In circulated condition, a non-star bill will be worth only its face value. If it has an interesting error or a fancy serial number, however, it could be worth more. And collectors are also interested in bundles of notes with consecutive serial numbers.

Star notes are less common, so are more valuable. In very fine or extremely fine condition, they’re worth around $30. And the very best quality examples are more valuable – a note graded 65 will be worth around $100.

1963A Green Seal $5 Bill, Federal Reserve Note Value

1963A Green Seal $5 Bill, Federal Reserve Note


Values for a 1963A series green seal $5 bill are pretty much the same as for the 1963 series. They remain in plentiful supply, so notes in circulated condition will generally be worth only their face value.

As ever, the exceptions are examples which have an error, or those with a low or interesting serial number. And just as with the 1963 series, collectors will pay a premium for bundles of notes with consecutive serial numbers.

Star notes in the best circulated condition can be worth up to around $30. An example graded 65 will be worth around the $100 mark. And if you find a star note with an error or fancy serial number, those values will be higher.

1963 $5 Bill Errors

1963 Red Seal $5 Bill Legal Tender Note with Gutter Fold

Paper currency is very different to coins in one key respect – it can be folded. And when a note develops a fold before printing, the ink can’t get inside that fold. That results in a blank area when the bill is flattened out.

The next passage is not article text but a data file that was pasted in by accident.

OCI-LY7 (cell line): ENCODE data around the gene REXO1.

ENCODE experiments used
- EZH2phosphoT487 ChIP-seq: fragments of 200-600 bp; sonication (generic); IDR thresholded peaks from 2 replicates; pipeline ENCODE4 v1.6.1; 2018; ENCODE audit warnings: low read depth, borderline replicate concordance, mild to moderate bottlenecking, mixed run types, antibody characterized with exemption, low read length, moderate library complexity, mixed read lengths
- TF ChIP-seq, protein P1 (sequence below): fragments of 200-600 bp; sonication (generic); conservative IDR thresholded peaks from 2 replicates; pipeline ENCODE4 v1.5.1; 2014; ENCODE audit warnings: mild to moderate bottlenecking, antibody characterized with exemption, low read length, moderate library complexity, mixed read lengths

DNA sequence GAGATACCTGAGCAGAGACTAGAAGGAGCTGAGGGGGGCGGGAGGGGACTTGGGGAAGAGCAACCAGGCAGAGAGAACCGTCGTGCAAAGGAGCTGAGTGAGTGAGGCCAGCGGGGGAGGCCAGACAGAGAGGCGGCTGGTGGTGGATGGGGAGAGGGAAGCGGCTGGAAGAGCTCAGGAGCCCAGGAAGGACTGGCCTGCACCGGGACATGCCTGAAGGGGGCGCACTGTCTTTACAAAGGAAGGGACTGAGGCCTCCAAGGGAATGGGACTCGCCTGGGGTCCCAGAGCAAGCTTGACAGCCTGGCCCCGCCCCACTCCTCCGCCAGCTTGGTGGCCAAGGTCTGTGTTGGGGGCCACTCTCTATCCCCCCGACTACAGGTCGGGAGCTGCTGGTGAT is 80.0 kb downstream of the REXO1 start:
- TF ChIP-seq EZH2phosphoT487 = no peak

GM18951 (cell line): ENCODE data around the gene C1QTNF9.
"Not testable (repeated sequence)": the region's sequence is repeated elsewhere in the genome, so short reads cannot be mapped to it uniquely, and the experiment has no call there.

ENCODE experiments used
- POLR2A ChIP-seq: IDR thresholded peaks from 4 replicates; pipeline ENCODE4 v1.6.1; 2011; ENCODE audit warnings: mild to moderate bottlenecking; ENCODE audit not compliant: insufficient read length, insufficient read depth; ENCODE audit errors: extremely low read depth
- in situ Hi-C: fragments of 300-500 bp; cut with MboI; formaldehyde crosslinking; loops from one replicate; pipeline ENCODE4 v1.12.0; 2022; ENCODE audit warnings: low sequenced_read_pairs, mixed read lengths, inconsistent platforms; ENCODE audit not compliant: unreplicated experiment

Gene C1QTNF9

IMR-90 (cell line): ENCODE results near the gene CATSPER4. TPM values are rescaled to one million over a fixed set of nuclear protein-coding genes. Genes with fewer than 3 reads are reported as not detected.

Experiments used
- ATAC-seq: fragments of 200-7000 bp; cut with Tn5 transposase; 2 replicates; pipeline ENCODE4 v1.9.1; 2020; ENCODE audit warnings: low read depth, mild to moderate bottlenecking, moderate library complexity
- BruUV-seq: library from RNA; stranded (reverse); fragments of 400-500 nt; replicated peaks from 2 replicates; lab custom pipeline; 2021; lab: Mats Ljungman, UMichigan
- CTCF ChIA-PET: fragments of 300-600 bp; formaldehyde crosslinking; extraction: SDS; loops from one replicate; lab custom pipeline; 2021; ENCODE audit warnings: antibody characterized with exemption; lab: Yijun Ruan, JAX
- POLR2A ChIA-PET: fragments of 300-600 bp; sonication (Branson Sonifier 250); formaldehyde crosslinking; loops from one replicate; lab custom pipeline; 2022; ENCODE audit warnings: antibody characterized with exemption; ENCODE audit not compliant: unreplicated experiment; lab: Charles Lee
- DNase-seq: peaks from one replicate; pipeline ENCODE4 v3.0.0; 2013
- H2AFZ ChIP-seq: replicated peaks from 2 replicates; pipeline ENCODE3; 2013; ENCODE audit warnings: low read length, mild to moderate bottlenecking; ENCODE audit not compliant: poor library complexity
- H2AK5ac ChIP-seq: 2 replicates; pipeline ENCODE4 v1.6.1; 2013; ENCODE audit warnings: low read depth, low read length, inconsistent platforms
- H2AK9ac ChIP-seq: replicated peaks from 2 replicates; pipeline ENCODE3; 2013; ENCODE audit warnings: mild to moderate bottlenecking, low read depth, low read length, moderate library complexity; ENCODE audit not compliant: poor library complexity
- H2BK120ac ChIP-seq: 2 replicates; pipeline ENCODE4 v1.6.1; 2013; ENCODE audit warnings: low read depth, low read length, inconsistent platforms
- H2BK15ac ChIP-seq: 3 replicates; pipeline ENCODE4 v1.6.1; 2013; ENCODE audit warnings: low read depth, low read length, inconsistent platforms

That’s what happened to one 1963 red seal $5 bill. A thin blank line known as a “gutter” appeared, running from the top edge of the note into the dark area around Lincoln’s portrait.

This type of error is relatively rare in this series of $5 bills. This particular note was graded very fine and was presented at auction in 2005. It sold then for $51, but would probably fetch more today.

1963 Green Seal $5 Bill with Ink Smear

1963 Green Seal $5 Bill with Ink Smear

Ink smear errors are just what they sound like: the ink on the bill smears across the surface. Errors can be minor or very dramatic. But they’re also relatively easy to fake, so look for a note that’s been independently authenticated before spending big money.

If the error was picked up by the Bureau of Engraving and Printing, the bill should have a red mark on one side. That’s a rejection mark, indicating the bill didn’t meet the required standards.

At the time of writing, one 1963 green seal $5 bill with an ink smear was being offered for sale on eBay. The seller described its condition as “gem uncirculated”, but the bill hadn’t been independently certified. And it didn’t have a red rejection mark either.

The seller was asking $100 for it. But think hard before taking a risk on an uncertified error of this kind.


Is a $5 bill from 1963 worth anything?

That depends on its condition, whether it’s a star note, and whether it has an interesting error or fancy serial number.

In circulated condition, most 1963 $5 bills will only be worth their face value. If there’s a star next to the serial number, it’s a replacement note, and will be worth more. How much more will depend on its condition.

The very finest star notes can make as much as $2,000. But to reach that price, they must be in pristine condition, with crisp paper, and no folds or tears.

A very low serial number can be worth more to collectors. And serial numbers with sequential or repeating digits attract higher prices too.

What is a $5 bill with a red serial number?

These kinds of $5 bills are known as Legal Tender Notes. The $5 bills with green serial numbers are Federal Reserve Notes.

The red seal bills are interesting because they look different to modern $5 bills. But unless it’s a star note, in very good condition, or has an interesting serial number or error, it’s not likely to be valuable.